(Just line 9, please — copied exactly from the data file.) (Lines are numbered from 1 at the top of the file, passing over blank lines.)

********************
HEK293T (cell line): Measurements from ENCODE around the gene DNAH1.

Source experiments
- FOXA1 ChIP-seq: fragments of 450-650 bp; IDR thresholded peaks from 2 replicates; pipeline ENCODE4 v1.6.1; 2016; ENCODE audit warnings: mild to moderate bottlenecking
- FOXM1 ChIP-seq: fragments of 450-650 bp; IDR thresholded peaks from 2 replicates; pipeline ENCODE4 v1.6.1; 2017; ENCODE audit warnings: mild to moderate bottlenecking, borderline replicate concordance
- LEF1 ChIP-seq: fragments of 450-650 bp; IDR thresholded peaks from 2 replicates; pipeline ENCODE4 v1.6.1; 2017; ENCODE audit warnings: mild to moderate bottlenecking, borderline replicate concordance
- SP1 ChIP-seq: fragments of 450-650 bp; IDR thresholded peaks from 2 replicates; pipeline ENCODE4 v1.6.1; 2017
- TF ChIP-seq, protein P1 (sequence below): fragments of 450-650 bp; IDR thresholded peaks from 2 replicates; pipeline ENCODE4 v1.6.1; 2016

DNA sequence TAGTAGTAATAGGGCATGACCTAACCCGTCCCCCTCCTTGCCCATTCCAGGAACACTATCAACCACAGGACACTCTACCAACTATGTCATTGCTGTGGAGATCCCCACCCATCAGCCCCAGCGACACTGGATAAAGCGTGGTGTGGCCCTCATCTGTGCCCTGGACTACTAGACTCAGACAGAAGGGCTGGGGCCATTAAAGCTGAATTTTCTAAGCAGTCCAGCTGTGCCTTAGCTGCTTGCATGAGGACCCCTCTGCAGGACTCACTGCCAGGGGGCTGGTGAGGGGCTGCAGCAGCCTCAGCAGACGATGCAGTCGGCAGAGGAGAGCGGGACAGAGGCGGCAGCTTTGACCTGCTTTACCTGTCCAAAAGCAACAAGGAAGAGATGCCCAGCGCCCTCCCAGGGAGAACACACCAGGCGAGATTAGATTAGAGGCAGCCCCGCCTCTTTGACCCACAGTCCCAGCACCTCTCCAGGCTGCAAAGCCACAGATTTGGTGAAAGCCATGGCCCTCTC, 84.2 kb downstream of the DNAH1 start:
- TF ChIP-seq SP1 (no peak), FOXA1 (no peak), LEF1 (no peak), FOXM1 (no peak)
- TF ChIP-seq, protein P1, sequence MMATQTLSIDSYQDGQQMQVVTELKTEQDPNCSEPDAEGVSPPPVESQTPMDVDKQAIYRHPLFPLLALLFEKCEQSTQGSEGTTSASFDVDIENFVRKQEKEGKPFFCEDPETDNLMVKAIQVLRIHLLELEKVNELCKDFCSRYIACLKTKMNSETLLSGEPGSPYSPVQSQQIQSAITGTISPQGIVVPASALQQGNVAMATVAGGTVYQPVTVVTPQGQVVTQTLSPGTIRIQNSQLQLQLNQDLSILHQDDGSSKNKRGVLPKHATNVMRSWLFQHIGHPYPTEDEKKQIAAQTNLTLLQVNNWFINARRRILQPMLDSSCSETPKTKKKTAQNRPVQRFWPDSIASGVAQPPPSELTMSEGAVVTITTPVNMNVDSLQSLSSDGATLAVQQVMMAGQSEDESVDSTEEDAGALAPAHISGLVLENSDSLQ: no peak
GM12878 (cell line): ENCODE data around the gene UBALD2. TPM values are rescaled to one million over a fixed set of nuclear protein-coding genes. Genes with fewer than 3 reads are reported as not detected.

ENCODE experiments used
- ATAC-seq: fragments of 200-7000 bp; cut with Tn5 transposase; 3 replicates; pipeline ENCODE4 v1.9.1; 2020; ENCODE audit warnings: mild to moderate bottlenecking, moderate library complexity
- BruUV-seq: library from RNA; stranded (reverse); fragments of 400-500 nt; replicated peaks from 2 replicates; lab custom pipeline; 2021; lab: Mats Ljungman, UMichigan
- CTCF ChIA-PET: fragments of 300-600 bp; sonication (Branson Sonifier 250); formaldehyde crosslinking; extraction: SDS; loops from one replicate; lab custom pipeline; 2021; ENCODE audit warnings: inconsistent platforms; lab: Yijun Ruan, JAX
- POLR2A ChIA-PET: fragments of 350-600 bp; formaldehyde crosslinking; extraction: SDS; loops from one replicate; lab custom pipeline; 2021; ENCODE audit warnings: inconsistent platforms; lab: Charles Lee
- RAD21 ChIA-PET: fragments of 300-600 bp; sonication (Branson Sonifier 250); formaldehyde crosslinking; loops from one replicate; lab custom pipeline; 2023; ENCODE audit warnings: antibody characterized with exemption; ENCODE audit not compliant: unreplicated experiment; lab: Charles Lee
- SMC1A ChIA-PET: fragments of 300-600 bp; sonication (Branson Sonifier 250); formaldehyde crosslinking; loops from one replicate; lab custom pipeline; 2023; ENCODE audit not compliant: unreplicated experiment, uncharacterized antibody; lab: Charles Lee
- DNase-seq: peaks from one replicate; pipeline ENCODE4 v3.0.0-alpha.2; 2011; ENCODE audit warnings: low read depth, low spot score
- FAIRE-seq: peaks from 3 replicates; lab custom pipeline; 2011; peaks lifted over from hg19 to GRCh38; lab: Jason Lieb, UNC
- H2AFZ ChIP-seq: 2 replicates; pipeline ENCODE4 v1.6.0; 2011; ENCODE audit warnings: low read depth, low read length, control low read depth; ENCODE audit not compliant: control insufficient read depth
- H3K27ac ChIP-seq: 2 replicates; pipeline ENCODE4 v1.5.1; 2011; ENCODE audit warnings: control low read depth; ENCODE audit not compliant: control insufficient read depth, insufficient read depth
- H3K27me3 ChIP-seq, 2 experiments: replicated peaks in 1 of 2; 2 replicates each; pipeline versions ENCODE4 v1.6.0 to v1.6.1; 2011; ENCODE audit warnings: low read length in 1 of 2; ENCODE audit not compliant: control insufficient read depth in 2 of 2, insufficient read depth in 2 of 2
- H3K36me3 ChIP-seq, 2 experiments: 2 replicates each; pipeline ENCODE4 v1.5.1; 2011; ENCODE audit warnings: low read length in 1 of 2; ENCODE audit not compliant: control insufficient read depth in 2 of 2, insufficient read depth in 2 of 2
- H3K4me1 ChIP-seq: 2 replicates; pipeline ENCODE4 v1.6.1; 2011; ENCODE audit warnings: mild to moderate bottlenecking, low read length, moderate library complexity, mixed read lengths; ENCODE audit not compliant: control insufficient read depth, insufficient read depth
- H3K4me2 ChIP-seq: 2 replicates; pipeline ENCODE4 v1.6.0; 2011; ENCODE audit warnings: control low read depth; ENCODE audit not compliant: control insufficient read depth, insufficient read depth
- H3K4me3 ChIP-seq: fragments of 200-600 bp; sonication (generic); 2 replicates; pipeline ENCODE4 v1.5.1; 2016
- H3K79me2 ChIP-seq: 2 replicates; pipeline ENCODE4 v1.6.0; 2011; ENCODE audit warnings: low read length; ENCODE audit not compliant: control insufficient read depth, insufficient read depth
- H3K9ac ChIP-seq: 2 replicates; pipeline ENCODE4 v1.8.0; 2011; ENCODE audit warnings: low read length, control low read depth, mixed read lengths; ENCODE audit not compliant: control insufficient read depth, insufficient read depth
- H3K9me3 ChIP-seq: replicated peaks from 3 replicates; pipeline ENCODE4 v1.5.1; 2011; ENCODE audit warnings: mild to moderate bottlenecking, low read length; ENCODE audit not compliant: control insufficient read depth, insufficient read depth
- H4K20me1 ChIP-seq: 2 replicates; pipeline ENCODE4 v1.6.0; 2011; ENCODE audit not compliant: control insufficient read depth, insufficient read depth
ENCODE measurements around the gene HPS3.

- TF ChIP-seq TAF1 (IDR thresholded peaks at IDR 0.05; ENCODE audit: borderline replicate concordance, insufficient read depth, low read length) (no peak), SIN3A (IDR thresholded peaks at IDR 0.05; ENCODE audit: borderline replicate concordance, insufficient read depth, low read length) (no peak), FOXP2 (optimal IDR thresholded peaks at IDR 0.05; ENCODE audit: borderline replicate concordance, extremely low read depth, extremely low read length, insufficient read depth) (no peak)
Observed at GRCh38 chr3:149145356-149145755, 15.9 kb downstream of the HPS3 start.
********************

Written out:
- TF ChIP-seq SP1 (no peak), FOXA1 (no peak), LEF1 (no peak), FOXM1 (no peak)